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01/25/88 the People of the State of v. Darryl Simms

January 25, 1988





520 N.E.2d 308, 121 Ill. 2d 259, 117 Ill. Dec. 147 1988.IL.65

Appeal from the Circuit Court of Du Page County, the Hon. John J. Bowman, Judge, presiding.


JUSTICE SIMON delivered the opinion of the court. JUSTICE MILLER, specially Concurring. MORAN, C.J. and WARD, J., join in this special concurrence.


After a bench trial in the circuit court of Du Page County, the defendant, Darryl Simms, was found guilty of murder (Ill. Rev. Stat. 1985, ch. 38, par. 9-1(a)), aggravated criminal sexual assault (Ill. Rev. Stat. 1985, ch. 38, par. 12-14(a)), criminal sexual assault (Ill. Rev. Stat. 1985, ch. 38, par. 12-13(a)), armed robbery (Ill. Rev. Stat. 1985, ch. 38, par. 18-2), home invasion (Ill. Rev. Stat. 1985, ch. 38, par. 12-11(a)) and residential burglary (Ill. Rev. Stat. 1985, ch. 38, par. 19-3(a)). Defendant continued to waive his right to a jury in the sentencing phase, and the circuit Judge found the defendant eligible for the death penalty on the basis of multiple felony-murder convictions (Ill. Rev. Stat. 1985, ch. 38, par. 9-1(b)(6)). Finding no mitigating factor sufficient to preclude imposition of the death penalty, the Judge sentenced the defendant to death. That sentence was stayed pending direct appeal to this court. Ill. Const. 1970, art. VI, § 4(b); 107 Ill. 2d R. 603.

The victim, Lillian LaCrosse, was a 25-year-old woman who lived with her husband and three children, ages 2, 3 and 4, in a second-floor apartment in Addison, Illinois. On the evening of April 17, 1985, the electricity for the building had failed, and at about 9:30 p.m., Commonwealth Edison personnel arrived to work in the area outside of the victim's apartment. Until about 1:45, the apartment building was dark except for dim emergency lights in the hallways.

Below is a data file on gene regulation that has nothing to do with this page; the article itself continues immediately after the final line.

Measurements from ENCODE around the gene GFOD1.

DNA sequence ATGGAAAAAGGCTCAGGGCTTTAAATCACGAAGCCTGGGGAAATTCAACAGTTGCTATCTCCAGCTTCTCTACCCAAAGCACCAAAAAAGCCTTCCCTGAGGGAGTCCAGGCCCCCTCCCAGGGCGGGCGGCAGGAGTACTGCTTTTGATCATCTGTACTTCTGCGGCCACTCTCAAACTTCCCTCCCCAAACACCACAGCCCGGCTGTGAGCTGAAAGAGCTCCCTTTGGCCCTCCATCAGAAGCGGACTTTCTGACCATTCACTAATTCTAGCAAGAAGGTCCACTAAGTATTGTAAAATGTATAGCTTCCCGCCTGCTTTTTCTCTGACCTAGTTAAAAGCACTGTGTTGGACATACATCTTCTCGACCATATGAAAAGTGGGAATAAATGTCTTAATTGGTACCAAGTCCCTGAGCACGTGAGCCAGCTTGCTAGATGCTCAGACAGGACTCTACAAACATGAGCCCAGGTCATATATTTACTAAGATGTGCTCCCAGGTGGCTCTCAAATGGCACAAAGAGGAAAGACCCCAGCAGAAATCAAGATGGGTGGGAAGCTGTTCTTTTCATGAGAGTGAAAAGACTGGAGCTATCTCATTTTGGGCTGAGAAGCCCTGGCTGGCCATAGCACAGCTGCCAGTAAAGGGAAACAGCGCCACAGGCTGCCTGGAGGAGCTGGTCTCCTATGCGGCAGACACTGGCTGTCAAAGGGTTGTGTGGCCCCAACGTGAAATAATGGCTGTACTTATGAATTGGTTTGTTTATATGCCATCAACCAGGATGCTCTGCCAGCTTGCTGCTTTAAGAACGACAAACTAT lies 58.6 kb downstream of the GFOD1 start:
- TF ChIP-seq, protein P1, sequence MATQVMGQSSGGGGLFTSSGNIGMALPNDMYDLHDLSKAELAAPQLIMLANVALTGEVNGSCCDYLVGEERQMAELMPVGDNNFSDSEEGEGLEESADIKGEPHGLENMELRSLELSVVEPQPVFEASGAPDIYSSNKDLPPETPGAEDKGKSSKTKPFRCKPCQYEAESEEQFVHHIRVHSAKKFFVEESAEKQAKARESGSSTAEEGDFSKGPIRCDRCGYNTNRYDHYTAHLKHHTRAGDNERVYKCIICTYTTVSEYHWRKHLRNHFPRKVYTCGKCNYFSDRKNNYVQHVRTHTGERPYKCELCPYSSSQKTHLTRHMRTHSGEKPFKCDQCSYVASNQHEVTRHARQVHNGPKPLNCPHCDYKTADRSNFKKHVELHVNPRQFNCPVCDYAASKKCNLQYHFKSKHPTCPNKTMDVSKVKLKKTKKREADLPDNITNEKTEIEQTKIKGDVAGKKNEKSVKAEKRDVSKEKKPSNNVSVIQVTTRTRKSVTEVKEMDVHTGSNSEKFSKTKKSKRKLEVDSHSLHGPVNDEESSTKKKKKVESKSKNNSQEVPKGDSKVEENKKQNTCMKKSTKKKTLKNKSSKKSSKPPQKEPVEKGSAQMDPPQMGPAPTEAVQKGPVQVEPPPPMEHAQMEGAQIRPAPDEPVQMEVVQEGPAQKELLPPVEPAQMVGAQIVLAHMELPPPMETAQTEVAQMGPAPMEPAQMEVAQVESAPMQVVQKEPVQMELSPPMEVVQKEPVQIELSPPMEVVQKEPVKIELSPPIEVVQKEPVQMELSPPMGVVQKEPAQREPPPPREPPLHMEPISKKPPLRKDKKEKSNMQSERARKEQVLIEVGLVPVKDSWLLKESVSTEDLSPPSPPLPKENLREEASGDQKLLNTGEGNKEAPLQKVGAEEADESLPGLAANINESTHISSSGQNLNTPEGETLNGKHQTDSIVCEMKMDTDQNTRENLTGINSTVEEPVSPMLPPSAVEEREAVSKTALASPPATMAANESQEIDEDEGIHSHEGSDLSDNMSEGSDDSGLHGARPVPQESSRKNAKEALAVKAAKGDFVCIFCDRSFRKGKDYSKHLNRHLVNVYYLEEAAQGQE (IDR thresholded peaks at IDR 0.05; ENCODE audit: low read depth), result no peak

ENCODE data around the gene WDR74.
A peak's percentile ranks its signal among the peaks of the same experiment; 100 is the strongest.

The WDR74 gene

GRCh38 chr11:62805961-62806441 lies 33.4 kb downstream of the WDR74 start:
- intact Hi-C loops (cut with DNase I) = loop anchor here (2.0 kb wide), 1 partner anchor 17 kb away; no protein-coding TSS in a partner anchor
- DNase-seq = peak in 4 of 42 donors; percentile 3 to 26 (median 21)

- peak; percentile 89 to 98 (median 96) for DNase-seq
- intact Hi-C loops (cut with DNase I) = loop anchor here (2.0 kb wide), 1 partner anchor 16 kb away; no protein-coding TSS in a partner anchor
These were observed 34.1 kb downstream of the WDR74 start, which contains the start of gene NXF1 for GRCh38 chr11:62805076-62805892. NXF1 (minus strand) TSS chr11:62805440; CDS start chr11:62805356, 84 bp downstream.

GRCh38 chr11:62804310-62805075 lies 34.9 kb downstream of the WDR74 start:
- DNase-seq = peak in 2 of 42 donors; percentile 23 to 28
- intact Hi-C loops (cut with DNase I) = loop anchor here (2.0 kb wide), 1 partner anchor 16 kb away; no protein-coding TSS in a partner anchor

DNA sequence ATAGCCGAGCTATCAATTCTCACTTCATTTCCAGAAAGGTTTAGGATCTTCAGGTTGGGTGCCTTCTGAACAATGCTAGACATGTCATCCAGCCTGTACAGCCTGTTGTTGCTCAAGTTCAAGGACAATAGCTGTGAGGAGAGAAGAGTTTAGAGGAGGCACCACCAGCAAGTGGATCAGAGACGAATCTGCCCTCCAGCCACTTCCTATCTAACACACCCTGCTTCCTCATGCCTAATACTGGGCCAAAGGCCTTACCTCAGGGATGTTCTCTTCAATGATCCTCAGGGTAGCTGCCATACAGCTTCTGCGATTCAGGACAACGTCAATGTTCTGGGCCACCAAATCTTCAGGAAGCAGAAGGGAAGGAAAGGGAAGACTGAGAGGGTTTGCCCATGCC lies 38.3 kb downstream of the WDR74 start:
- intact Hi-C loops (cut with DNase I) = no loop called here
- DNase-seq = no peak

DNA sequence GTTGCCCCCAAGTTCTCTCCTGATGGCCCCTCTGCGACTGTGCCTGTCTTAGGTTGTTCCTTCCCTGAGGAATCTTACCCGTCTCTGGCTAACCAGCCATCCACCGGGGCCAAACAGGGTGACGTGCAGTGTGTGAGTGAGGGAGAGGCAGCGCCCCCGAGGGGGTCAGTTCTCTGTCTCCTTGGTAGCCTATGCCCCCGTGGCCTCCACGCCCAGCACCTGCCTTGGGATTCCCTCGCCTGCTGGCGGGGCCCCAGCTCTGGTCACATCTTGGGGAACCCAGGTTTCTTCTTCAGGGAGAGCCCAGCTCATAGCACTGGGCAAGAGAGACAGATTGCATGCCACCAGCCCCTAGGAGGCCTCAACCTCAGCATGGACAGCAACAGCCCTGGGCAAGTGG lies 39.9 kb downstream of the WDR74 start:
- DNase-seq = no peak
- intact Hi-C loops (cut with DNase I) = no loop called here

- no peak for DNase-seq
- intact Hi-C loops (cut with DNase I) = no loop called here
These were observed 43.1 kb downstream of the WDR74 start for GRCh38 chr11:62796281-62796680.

Because the victim's husband, Richard LaCrosse, had gone to work at 10 p.m., the victim was alone with her children during this blackout. When Mr. LaCrosse returned home at about 7:30 a.m., he found his children crying in their bedroom, the phone off the hook in the kitchen, and his wife's dead body on the dining-room floor. She had been stabbed at least 25 times in the ear, shoulder, throat, chest, arms and back. A pathologist testified that the wounds indicated that two different weapons were used, that the victim had also been strangled, and that the cause of death was exsanguination, or loss of blood. The victim's underwear had been removed, and evidence of sperm from the vaginal smear and expert testimony indicated that someone other than Richard LaCrosse had engaged in sexual intercourse with the victim. There was also evidence presented at trial that the dresser drawer in the bedroom had been disturbed and that the victim's purse, a movie camera and a pair of jeans were missing.

The police investigation quickly focused on the defendant. In addition to receiving two anonymous telephone calls and hearing from Mr. LaCrosse that the defendant had been "harassing" the victim and asking her for dates, the police tracked a trail of blood from the back door of the LaCrosse apartment to the apartment in the adjoining building in which the defendant lived. In the early morning hours of April 19, the defendant's mother, Olivia Simms, and brother, Sherrod Simms, told the police that the defendant was staying at a family friend's house in Streamwood. The police obtained an arrest warrant for the defendant and executed a search warrant for his Addison apartment. The police found blood in the defendant's apartment and took a pair of jeans with blood stains on the right thigh area. The defendant was arrested at 4:30 a.m. outside his friend's house in Streamwood.

Officer Tom Gorniak testified that the defendant offered three different accounts of his actions during the early morning hours of April 18. When Gorniak asked the defendant how he had gotten a cut on his right thigh, the defendant explained that he had cut himself while cutting potatoes. After Gorniak told the defendant that he thought this explanation was unlikely, the defendant said that he had actually been stabbed during a fight in Chicago. Then, after Gorniak informed the defendant that Sherrod Simms had told police that Darryl had stabbed the victim and that blood had been found in Simms' apartment, the defendant said he would tell the truth.